and Monaco, where it is still widely spoken, as well as in former Italian East Africa
Italian East Africa
and Italian North Africa regions where it plays a significant role in various sectors
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Benito Mussolini
Benito Amilcare Andrea Mussolini
Mussolini
(/bəˈniːtoʊ mʊsəˈliːni, muːsə-/; Italian: [beˈnito mussoˈlini];[1] 29 July 1883 – 28 April 1945) was an Italian politician and journalist who was the leader of the National Fascist Party
National Fascist Party
(Partito Nazionale Fascista; PNF)
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International Standard Book Number
"ISBN" redirects here. For other uses, see ISBN (other).International Standard Book
Book
NumberA 13-digit ISBN, 978-3-16-148410-0, as represented by an EAN-13 bar codeAcronym ISBNIntroduced 1970; 48 years ago (1970)Managing organisation International ISBN AgencyNo. of digits 13 (formerly 10)Check digit Weighted sumExample 978-3-16-148410-0Website www.isbn-international.orgThe International Standard Book
Book
Number (ISBN) is a unique[a][b] numeric commercial book identifier. Publishers purchase ISBNs from an affiliate of the International ISBN Agency.[1] An ISBN is assigned to each edition and variation (except reprintings) of a book. For example, an e-book, a paperback and a hardcover edition of the same book would each have a different ISBN. The ISBN is 13 digits long if assigned on or after 1 January 2007, and 10 digits long if assigned before 2007
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Istituto Nazionale Di Statistica
The Italian National Institute of Statistics (Italian: Istituto Nazionale di Statistica; Istat) is the main producer of official statistics in Italy.[2] Its activities include the census of population, economic censuses and a number of social, economic and environmental surveys and analyses. Istat is by far the largest producer of statistical information in Italy, and is an active member of the European Statistical System, coordinated by Eurostat. Its publications are released under creative commons "Attribution" (CC BY) license.Contents1 History1.1 Presidents2 Access points2.1 Information offices 2.2 Library3 References 4 External linksHistory[edit] Istat was created in 1926 as "Central Institute of Statistics" (Istituto Centrale di Statistica), to collect and organize essential data about the nation. It took its current denomination with the reform of 1989
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UTC+2
UTC+02:00 is an identifier for a time offset from UTC of +02. In ISO 8601 the associated time would be written as 2018-04-06T10:17:05+02:00
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Central European Summer Time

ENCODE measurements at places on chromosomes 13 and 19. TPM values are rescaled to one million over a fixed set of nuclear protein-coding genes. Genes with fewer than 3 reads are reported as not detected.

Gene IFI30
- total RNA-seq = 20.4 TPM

Central European Summer Time
European Summer Time
(CEST), sometime referred also as Central European Daylight Time (CEDT), is the standard clock time observed during the period of summer daylight-saving in those European countries which observe Central European Time
Central European Time
(UTC+1) during the other part of the year. It corresponds to UTC+2, which makes it the same as Central Africa Time, South African Standard Time
South African Standard Time
and Kaliningrad Time in Russia.Contents1 Names 2 Period of observation 3 Usage 4 See also 5 ReferencesNames[edit] Other names which have been applied to Central European Summer Time are Middle European Summer Time
European Summer Time
(MEST), Central European Daylight Saving Time (CEDT), and Bravo Time (after the second letter of the NATO phonetic alphabet)
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Daylight Saving Time
Daylight saving time
Daylight saving time
(abbreviated DST), sometimes referred to as daylight savings time in US, Canadian and Australian speech,[1][2] and known as British Summer Time
British Summer Time
(BST) in the UK and just summer time in some countries, is the practice of advancing clocks during summer months so that evening daylight lasts longer, while sacrificing normal sunrise times. Typically, regions that use daylight saving time adjust clocks forward one hour close to the start of spring and adjust them backward in the autumn to standard time.[3] George Hudson proposed the idea of daylight saving in 1895.[4] The German Empire
German Empire
and Austria-Hungary
Austria-Hungary
organized the first nationwide implementation, starting on April 30, 1916
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UTC+1
UTC+01:00, known simply as UTC+1, is a time offset that adds 1 hour to Coordinated Universal Time
Coordinated Universal Time
(UTC). This time is used in:Central European Time West Africa Time Western European Summer TimeBritish Summer Time Irish Standard TimeRomance Standard Time (Microsoft Windows Control panel) Swatch Internet Time EVE OnlineIn ISO 8601 the
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Central European Time
Central European Time
Central European Time
(CET), used in most parts of Europe
Europe
and a few North African
North African
countries, is a standard time which is 1 hour ahead of Coordinated Universal Time
Coordinated Universal Time
(UTC). The time offset from UTC
UTC
can be written as +01:00